Consider the multitude of curves joining two point $P, Q$. Figure 2.5 shows a couple of these. We wish to find the curve that minimises the distance along the curve (the dashed *straight* line is obvious candidate, of course).

Given a curve, $C$, the distance, $S_C$, along $C$ is given by calculating the line integral $$ S_C = \int_{C} \mathrm{d}s$$ where $\mathrm{d}s$ is the Pythagorean differential, $$\begin{align*}\mathrm{d}s &= \sqrt{\mathrm{d}x^2 + \mathrm{d}y^2}\\ &= \mathrm{d}x \sqrt{1 + y'(x)^2}\end{align*}$$

Nb. We are assuming here that we can define $y'(x)$ along the whole curve. If that's not possible for a particular curve, we would merely chop the curve into pieces upon which we could define it.

We can use this form to find the Euler-Lagrange equation for the curve and hence solve for the function, $y(x)$.

The quantity that we will be minimising is the distance along the curve, $$ S_{PQ} = \int_{x_1}^{x_2} I(y, y') \mathrm{d}x $$ where $$I(y, y') = \sqrt{1 + y'^2}$$

Nb. It might be tempting to just set $y'(x) \equiv 0$ all along the curve, but this always results in a horizontal line, hence is not a general solution.

We can now make the following identifications in the Euler-Lagrange equations, $$\begin{align*}t & \to x\\ q & \to y\\ \dot{q_i} & \to y'\\ A & \to S\\ L(q, \dot{q_i}) & \to I(y, y')\end{align*}$$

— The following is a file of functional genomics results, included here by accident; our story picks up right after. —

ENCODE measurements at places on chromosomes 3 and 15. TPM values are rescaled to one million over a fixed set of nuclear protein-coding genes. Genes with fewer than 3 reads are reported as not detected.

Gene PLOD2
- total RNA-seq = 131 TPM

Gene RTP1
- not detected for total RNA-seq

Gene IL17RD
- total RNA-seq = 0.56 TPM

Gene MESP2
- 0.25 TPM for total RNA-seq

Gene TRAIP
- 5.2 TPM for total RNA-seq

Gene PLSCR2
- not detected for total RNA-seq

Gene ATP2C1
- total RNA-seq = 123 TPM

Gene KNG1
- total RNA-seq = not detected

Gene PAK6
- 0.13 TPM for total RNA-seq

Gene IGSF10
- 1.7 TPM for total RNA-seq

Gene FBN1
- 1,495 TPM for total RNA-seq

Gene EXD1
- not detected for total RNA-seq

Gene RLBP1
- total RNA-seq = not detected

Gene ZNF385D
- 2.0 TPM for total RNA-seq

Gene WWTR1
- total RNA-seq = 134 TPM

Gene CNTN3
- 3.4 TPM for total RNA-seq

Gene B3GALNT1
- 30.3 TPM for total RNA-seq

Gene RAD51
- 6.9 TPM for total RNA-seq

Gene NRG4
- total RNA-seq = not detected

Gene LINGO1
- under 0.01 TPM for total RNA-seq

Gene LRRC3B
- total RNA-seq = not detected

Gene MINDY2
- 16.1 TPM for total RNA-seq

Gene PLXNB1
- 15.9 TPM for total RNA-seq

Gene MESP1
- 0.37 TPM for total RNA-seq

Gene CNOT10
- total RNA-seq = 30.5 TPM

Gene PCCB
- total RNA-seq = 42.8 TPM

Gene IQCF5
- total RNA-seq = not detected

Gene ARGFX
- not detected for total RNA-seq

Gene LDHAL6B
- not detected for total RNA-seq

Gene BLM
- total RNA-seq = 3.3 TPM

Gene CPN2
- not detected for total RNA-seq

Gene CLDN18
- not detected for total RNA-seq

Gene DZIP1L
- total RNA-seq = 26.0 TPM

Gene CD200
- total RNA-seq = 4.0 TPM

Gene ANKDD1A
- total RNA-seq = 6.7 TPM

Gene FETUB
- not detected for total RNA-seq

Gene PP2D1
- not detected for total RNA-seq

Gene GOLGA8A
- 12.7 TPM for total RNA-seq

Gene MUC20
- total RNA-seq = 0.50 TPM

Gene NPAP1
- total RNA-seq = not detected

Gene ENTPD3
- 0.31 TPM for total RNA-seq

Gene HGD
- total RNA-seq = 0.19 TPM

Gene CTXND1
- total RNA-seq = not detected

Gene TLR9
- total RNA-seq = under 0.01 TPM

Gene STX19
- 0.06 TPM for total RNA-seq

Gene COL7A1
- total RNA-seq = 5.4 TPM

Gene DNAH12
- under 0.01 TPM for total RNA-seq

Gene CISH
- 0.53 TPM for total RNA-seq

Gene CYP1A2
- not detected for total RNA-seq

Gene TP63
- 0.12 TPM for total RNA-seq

Thus, we have $$0 = \frac{\partial I}{\partial y} - \frac{\mathrm{d}}{\mathrm{d} x} \left( \frac{\partial I}{\partial y'} \right)$$

But $$\frac{\partial I}{\partial y} = 0$$ so we must have $$\frac{\mathrm{d}}{\mathrm{d} x} \left( \frac{\partial I}{\partial y'} \right) = \frac{\mathrm{d}}{\mathrm{d} x} \left( \frac{y'}{\sqrt{1 + y'^2}} \right) = 0$$ which just means that the term in the brackets is constant, $$\frac{y'}{\sqrt{1 + y'^2}} = k$$

Solving for $y'$ gives $$y'(x) = \frac{k}{\sqrt{1 - k^2}}$$ which is also just a constant. Thus, the curve joining the points with the shortest distance must be a straight line.